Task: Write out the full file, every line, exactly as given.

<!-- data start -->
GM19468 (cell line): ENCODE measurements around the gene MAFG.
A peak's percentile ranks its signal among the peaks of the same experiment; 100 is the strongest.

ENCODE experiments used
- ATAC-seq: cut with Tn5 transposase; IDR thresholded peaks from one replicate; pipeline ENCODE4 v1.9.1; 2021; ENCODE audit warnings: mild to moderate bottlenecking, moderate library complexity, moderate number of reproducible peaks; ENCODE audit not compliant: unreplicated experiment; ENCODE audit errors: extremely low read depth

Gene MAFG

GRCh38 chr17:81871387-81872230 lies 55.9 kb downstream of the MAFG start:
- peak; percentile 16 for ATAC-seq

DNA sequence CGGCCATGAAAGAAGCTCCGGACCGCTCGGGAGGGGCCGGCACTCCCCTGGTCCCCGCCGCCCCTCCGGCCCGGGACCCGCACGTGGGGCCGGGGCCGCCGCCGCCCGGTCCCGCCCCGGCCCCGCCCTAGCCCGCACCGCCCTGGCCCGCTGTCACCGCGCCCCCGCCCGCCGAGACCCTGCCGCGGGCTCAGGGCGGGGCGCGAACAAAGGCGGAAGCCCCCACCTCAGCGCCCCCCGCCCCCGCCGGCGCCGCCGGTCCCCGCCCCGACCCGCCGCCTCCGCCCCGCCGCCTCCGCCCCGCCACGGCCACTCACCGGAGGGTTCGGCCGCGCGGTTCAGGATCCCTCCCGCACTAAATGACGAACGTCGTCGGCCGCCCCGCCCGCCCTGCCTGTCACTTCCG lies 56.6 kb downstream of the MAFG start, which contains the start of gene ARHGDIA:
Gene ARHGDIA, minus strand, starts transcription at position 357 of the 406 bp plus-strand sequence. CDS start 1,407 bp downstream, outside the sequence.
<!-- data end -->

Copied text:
GM19468 (cell line): ENCODE measurements around the gene MAFG.
A peak's percentile ranks its signal among the peaks of the same experiment; 100 is the strongest.

ENCODE experiments used
- ATAC-seq: cut with Tn5 transposase; IDR thresholded peaks from one replicate; pipeline ENCODE4 v1.9.1; 2021; ENCODE audit warnings: mild to moderate bottlenecking, moderate library complexity, moderate number of reproducible peaks; ENCODE audit not compliant: unreplicated experiment; ENCODE audit errors: extremely low read depth

Gene MAFG

GRCh38 chr17:81871387-81872230 lies 55.9 kb downstream of the MAFG start:
- peak; percentile 16 for ATAC-seq

DNA sequence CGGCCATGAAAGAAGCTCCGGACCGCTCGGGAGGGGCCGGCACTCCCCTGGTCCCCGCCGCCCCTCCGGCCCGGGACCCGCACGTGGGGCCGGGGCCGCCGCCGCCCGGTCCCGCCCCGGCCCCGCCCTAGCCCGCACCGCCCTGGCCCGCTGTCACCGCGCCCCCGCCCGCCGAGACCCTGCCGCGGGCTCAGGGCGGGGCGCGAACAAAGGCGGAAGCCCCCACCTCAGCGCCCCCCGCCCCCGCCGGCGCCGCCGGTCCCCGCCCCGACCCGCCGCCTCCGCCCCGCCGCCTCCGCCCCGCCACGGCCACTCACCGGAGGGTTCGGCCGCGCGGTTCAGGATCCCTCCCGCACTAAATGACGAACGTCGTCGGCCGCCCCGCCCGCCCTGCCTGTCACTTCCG lies 56.6 kb downstream of the MAFG start, which contains the start of gene ARHGDIA:
Gene ARHGDIA, minus strand, starts transcription at position 357 of the 406 bp plus-strand sequence. CDS start 1,407 bp downstream, outside the sequence.